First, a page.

If You Like Maps, Then Read…


The Hobbit by J. R. R. Tolkien

Bilbo Baggins lives a comfortable life in the Shire, one full of predictability and devoid of any adventure.  Then one day the wizard Gandalf appears on his doorstep and suddenly Bilbo’s life is turned upside down.  Enlisted as a burglar to steal back the treasure of a band of Dwarves, Bilbo sets out on a journey across Middle-earth–a journey that will end in dragon fire.

The Glass Sentence by S. E. Grove

In 1799, an event known as the Great Disruption threw time off across the world, plunging some countries back into the Dark Ages and throwing others far into the future.  Fractured by the different ages, the world began a new age of exploration and mapmakers gained new prestige.  Sophia’s parents were explorers but never returned from an expedition, so she lives now with her uncle, the famed cartologer Shadrack.  When Shadrack is kidnapped, however, it is up to Sophia and her new ally Theo to travel the world and bring him home.  The first in the Mapmakers Trilogy.

The Map to Everywhere by Carrie Ryan and John Parke Davis

A legendary map exists that can take the bearer wherever he or she wishes to go.  Marrill hopes it can take her back home to Arizona.  Master Thief Fin longs to use it to find his mother.  But though the two ally themselves with a powerful wizard and the world’s best captain in a quest to join all the pieces of the map together, another seeks the map as well–the Oracle, a wizard gone mad who seeks to bring about the fulfillment of an ancient prophecy, a prophecy that foretells the end of the world.  The first book in the Pirate Stream series.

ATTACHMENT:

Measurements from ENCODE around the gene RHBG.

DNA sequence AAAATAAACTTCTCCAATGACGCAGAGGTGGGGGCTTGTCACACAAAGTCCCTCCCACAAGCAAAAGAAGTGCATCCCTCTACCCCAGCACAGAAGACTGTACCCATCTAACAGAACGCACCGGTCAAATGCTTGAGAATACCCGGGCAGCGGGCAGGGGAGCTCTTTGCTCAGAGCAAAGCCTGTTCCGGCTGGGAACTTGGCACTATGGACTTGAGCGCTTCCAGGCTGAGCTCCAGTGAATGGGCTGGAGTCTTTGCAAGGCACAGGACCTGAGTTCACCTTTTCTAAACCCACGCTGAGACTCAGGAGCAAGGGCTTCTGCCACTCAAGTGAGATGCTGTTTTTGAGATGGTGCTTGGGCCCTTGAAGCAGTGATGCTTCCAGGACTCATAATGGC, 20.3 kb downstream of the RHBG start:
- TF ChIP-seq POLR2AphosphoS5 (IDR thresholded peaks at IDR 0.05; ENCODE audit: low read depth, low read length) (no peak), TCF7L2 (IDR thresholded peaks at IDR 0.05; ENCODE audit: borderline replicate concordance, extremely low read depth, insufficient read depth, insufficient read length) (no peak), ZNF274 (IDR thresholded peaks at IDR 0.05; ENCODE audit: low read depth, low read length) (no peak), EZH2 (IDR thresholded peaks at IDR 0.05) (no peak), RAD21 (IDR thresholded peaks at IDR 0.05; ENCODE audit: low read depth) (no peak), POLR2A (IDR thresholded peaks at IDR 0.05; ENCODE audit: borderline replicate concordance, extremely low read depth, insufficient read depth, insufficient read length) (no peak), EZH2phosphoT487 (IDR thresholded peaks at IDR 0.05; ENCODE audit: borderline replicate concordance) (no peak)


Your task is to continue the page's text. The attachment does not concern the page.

Here, There Be Dragons by James A. Owen

The mysterious death of a professor draws together three strangers from Oxford, John, Jack, and Charles.  Informed by a friend of the professor’s that they are now the Caretakers of an atlas of imaginary lands called the Imaginarium Geographic, the three set sail for the Archipelago of Dreams, where all the places of myth and literature exist.  There the Winter King covers the lands with shadow and enslaves the people.  But before the Caretakers can defeat the darkness, they will first have to battle the monsters within themselves.  The first in the Chronicles of the Imaginarium Geographica.

2 thoughts on “If You Like Maps, Then Read…

  1. saraletourneau says:

    I love maps in books! I like being able to see where a character might be at any given time in a novel. Plus, it makes the book’s world seem more real / believable. I just finished Tolkien’s The Silmarillion last week – and I was relieved there was a map of Beleriand in there, or else I would have been confused and trying to figure out where everything was in relation to the Middle-Earth I knew (i.e., Third Age, when The Hobbit and LOTR took place).


    • Krysta says:

      I love being able to visualize any journeyings as well. Maps can really make the action of a story make a lot more sense. Hence why Faramir’s random journey to Osgiliath in Peter Jackson’s The Two Towers bothers me. ;P

      Liked by 1 person

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